- 1 / 9The gateway to ChileSantiago, Chile’s gateway city, is booming. Cropping up amongst the colonial buildings and traditional markets are sleek new buildings, funky cocktail bars, and refined hotels. But don't let those skyscrapers fool you—the heart of the city is still in its history. Here's how to take it on in one great, pisco-fueled night.
Photo by alobos/Flickr
- 2 / 9The happiest hour4 p.m.
In Santiago, happy hour is practically a flash mob. Cafés go from quiet to jammed at the magic hour, when pisco sours, the citrusy national cocktail, start to flow. At Chipe Libre in Barrio Lastarria, the pisco pros behind the bar can school you in the nuances of the spirit as they serve two-for-one cocktails until 6 p.m.
Photo by Aislyn Greene
- 3 / 9A view with a room
Just around the corner, the Singular Santiago hotel is 1) a primo home base for the night, with its deep soaking tubs and central location and 2) a more intimate stop for round two of your evening. Votives and a brightly lit infinity pool outside make the rooftop bar twinkle, and gin and tonics made with Chilean 1724 tonic give a different kind of glow. Time it right and you’ll get a show, too: sunset coloring the snow-glazed Andes.
- 4 / 9Make yourself at home8 p.m.
No, your Uber driver isn’t trying to kidnap you. It’s just that the Vitacura neighborhood is so residential you’ll think it can’t possibly be home to Ambrosía, the city’s best restaurant. Trust. Chef Carolina Bazán serves vividly plated Chilean surf and turf in a renovated house that’s part modern garden party, part upcycled gallery. (Check out the chandelier made from teapots.)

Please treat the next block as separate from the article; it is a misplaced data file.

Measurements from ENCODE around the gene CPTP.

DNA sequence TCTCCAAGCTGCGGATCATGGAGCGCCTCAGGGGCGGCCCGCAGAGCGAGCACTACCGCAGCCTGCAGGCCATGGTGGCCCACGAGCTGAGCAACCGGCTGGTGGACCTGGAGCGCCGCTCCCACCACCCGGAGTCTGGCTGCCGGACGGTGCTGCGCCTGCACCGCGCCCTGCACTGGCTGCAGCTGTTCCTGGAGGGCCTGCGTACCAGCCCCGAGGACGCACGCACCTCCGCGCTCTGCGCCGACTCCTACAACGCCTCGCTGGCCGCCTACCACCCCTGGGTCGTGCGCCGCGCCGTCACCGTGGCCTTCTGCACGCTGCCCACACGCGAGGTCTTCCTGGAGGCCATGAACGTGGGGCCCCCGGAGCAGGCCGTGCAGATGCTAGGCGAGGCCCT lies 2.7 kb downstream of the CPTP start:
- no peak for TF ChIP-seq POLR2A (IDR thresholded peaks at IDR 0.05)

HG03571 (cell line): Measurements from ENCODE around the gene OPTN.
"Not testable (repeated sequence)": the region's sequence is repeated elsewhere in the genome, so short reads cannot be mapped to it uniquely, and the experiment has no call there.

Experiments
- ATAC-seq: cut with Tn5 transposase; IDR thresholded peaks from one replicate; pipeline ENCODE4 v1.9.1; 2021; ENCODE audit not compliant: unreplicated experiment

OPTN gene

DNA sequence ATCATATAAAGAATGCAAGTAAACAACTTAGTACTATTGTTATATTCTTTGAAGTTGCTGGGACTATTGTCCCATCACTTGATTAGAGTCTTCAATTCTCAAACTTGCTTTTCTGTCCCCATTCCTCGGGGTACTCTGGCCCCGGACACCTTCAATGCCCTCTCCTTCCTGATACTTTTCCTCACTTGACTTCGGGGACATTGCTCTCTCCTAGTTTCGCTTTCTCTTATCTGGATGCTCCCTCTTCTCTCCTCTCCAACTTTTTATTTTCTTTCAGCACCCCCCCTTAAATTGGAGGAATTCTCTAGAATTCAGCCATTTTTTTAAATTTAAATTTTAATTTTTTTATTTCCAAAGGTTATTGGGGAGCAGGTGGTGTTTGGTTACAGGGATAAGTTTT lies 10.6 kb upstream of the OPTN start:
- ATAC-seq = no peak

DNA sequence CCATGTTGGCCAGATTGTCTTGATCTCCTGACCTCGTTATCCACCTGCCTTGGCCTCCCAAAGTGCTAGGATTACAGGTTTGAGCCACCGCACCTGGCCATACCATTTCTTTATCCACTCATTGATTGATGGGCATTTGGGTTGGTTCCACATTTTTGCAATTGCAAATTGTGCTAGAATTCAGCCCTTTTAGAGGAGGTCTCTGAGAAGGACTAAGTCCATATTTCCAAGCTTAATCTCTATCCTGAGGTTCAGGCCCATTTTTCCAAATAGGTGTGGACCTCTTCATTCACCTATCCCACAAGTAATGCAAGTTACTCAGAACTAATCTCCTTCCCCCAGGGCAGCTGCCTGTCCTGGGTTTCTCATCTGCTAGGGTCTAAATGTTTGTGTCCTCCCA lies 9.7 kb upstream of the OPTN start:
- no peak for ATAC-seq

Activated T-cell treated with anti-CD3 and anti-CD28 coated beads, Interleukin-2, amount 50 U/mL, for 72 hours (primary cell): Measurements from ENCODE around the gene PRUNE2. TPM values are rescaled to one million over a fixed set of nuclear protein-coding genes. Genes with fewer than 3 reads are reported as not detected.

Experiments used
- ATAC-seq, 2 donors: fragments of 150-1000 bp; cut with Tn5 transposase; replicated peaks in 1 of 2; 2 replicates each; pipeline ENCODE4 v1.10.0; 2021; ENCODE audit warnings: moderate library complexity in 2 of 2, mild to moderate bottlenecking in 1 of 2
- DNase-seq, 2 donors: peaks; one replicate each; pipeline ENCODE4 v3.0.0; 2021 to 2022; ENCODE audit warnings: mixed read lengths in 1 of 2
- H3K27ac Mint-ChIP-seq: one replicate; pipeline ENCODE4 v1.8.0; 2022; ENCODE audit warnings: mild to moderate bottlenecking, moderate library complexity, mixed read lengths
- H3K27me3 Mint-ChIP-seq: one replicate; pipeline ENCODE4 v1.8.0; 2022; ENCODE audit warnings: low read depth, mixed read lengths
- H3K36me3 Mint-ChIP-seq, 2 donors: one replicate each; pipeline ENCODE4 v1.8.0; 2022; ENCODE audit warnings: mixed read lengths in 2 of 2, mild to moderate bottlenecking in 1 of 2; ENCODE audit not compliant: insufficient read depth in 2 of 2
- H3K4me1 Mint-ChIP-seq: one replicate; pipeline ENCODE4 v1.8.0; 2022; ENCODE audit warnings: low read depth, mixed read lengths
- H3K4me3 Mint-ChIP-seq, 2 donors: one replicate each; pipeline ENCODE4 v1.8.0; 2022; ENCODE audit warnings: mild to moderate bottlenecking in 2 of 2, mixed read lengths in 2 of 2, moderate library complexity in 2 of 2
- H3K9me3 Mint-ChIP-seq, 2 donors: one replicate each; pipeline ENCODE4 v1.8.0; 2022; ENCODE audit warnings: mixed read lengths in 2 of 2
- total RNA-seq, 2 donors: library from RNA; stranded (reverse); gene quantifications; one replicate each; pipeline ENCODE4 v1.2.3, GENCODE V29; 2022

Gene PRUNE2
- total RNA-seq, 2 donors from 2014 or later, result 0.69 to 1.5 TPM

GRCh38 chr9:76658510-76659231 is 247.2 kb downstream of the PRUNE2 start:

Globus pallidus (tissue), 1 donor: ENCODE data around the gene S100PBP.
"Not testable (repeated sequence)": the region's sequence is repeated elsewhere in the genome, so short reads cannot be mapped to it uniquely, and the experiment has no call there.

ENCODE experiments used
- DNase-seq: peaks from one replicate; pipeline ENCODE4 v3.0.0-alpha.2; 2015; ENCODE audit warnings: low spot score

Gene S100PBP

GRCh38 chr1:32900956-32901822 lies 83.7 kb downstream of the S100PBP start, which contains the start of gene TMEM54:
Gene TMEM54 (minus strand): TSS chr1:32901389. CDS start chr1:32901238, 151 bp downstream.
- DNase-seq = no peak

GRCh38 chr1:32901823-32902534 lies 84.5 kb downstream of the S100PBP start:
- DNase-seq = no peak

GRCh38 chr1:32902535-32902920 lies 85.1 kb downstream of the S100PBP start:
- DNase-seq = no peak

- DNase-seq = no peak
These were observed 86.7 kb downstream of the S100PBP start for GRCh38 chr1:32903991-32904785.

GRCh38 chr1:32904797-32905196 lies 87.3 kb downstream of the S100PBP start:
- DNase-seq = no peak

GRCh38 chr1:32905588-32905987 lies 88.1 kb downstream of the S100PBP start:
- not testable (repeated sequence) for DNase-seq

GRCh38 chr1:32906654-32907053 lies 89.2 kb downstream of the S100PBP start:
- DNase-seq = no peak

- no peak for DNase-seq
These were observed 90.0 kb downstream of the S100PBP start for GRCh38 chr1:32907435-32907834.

Photo courtesy of Ambrosia
- 5 / 9Stepping Out10:30 p.m.
On weekend nights, the bar-filled Barrio Bellavista swells with peacocking college kids and urban professionals. Be close to the scene, but not in it, at La Chimenea, a decades-old restaurant, theater, and music venue combo that stays relevant by hosting the best of Santiago’s art, food, and music world, from modern tango bands to local beer tastings.
Photo courtesy of La Chimenea/Facebook
- 6 / 9Full of grace1 a.m.
Sarita Colonia, a bar named for Peru’s unofficial patron saint of misfits, feels like a cathedral gift shop, with its stained glass and foot-tall Jesus statues. But as you sip a stiff pisco-based Kill Me Now on the third-floor patio and survey the crowd—straight, gay, young, old—you’ll see the place lives up to its motto: All are welcome.
Photo courtesy of Sarita Colonia
- 7 / 9The milk of the tigerThe next day
To ease a hangover, Chilenos turn to leche de tigre, the spicy-citrusy ceviche marinade. What may sound like the absolute worst thing after one too many piscos is surprisingly refreshing. You don’t have to go far for a twist on the classic. Bocanáriz, a wine bar two blocks from the Singular, makes an excellent avocado and passion fruit ceviche. And with nearly 400 Chilean wines, it’s a fine place for a little hair of the dog, too.
Photo courtesy of Bocanáriz
- 8 / 9Poetry in motionAnd when it's light out
There’s reading Pablo Neruda—the Nobel Prize–winning Chilean poet—and then there’s glimpsing the life of Pablo Neruda. From the Singular, hike the mile up to his former hillside home (and love nest), La Chascona, now a small, quirky museum. The nautical-themed home is as romantic as his poetry. Wander through the lighthouse-inspired living room, peruse his map-lined library, and pick up a copy of The Poetry of Pablo Neruda, the most comprehensive collection of his translated poetry, in the nearby gift shop.
Photo by Jeffrey Cross
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